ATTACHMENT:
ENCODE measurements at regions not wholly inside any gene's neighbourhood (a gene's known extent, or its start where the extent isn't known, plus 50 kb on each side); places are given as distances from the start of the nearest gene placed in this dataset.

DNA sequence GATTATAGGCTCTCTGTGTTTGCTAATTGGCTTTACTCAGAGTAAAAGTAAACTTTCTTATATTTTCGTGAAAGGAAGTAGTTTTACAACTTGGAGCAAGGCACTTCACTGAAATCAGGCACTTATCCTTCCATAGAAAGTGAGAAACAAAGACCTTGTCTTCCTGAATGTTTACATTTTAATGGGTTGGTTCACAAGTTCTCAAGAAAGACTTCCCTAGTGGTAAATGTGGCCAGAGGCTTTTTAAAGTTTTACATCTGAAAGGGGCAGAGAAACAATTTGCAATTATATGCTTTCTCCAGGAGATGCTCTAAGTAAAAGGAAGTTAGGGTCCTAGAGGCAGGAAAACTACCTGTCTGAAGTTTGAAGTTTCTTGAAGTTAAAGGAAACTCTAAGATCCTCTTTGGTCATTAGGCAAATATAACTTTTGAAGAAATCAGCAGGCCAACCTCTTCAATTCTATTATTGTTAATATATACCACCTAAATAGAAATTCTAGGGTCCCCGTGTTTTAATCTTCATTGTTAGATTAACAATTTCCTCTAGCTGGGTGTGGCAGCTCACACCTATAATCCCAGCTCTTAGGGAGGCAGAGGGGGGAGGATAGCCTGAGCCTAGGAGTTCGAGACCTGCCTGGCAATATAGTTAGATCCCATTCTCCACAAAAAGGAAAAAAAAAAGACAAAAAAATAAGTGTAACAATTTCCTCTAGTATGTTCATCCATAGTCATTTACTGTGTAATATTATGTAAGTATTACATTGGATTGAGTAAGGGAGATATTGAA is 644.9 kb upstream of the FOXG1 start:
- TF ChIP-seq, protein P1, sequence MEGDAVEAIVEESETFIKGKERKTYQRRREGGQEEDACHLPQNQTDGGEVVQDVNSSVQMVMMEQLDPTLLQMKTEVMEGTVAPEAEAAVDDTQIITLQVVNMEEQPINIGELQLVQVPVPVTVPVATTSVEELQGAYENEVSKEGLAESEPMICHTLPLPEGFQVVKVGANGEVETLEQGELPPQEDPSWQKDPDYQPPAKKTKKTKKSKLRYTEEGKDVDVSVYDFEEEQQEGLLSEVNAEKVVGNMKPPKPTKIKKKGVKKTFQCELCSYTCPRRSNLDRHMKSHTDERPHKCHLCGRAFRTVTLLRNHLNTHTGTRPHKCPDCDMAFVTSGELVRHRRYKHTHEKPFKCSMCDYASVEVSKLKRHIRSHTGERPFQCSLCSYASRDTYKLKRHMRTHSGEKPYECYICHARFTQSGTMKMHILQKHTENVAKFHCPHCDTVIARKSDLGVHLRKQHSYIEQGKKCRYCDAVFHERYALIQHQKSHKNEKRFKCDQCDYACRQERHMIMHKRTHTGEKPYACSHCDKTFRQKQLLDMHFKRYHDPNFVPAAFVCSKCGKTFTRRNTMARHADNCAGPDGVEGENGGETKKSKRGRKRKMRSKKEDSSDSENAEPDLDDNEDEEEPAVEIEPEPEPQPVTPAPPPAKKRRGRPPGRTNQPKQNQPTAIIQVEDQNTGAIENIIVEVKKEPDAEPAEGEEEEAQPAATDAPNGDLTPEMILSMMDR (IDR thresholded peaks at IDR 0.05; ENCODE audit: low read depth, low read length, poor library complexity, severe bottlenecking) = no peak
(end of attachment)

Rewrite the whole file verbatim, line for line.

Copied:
ENCODE measurements at regions not wholly inside any gene's neighbourhood (a gene's known extent, or its start where the extent isn't known, plus 50 kb on each side); places are given as distances from the start of the nearest gene placed in this dataset.

DNA sequence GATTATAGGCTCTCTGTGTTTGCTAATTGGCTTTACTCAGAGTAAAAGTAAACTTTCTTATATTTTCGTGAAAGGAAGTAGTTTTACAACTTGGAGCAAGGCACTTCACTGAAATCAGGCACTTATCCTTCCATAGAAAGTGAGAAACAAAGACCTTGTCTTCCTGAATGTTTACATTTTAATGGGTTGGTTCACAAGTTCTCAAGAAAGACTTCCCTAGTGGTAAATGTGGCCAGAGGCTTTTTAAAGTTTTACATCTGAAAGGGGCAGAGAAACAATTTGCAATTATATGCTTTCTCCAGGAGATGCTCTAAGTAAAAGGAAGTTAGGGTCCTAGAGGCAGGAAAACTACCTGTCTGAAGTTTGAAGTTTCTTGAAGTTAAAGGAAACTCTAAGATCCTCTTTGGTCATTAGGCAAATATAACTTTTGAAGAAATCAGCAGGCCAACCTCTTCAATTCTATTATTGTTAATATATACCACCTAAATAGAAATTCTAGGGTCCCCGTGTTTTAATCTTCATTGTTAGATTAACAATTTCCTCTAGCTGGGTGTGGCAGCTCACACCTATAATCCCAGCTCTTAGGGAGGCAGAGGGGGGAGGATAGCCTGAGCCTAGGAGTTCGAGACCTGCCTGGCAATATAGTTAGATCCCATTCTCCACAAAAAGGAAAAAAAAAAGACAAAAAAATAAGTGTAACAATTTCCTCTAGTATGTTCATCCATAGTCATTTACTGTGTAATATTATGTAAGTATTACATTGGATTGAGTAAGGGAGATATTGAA is 644.9 kb upstream of the FOXG1 start:
- TF ChIP-seq, protein P1, sequence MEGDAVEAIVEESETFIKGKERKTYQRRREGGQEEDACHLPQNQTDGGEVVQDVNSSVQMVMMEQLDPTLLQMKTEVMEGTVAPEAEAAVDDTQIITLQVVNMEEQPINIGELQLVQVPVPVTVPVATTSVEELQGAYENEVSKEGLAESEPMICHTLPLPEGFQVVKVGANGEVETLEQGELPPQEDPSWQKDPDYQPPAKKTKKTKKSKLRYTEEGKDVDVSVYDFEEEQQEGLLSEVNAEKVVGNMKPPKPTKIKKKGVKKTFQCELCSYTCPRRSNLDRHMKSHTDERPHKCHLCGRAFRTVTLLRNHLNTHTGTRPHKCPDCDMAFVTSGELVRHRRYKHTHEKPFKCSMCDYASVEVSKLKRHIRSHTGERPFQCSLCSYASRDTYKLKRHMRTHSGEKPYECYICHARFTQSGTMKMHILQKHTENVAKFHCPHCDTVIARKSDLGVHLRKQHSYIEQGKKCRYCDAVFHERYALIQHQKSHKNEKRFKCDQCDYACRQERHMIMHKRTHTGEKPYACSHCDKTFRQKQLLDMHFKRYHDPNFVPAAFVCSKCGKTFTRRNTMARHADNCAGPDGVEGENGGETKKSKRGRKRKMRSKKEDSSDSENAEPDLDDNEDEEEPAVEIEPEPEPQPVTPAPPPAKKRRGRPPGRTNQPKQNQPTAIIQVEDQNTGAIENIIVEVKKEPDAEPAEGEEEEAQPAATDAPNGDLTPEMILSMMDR (IDR thresholded peaks at IDR 0.05; ENCODE audit: low read depth, low read length, poor library complexity, severe bottlenecking) = no peak